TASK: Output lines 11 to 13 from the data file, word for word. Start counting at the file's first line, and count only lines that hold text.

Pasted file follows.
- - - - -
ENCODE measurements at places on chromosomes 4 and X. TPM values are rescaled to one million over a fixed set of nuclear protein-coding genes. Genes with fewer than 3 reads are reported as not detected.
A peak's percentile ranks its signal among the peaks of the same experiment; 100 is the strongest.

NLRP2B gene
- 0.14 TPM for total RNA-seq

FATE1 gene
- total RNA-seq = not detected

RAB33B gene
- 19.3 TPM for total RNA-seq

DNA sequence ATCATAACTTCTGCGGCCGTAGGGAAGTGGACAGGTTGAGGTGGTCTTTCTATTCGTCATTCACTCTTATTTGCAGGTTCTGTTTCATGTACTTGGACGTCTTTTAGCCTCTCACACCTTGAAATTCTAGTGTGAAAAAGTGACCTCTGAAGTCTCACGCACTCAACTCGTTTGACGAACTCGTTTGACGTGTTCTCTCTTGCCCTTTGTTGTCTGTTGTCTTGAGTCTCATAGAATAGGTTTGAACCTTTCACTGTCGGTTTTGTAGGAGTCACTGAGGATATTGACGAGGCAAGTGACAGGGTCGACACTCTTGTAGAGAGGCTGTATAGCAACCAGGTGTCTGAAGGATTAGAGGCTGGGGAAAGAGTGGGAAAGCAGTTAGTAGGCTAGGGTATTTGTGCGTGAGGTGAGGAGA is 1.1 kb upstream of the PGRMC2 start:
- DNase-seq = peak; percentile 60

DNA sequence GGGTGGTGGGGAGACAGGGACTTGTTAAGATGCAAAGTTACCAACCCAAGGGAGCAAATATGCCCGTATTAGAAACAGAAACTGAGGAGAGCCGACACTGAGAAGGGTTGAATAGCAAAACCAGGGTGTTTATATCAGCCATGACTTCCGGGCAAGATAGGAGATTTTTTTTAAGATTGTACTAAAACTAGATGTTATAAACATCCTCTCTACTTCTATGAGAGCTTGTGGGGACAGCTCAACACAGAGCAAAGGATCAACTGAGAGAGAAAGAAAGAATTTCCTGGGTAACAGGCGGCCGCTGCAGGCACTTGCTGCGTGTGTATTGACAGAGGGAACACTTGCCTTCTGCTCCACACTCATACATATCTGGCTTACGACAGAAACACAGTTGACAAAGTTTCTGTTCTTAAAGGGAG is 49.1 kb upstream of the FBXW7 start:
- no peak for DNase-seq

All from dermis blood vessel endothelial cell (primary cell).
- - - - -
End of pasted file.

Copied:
DNA sequence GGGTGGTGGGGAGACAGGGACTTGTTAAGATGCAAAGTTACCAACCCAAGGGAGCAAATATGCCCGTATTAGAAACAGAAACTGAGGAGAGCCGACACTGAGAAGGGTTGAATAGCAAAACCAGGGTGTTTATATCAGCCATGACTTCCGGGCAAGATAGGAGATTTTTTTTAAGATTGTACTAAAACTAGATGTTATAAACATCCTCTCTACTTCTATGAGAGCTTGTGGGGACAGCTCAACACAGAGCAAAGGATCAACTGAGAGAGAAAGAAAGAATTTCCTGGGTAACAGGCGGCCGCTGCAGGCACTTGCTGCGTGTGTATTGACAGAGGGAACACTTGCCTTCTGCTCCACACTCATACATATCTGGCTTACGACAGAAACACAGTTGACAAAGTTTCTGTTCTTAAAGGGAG is 49.1 kb upstream of the FBXW7 start:
- no peak for DNase-seq

All from dermis blood vessel endothelial cell (primary cell).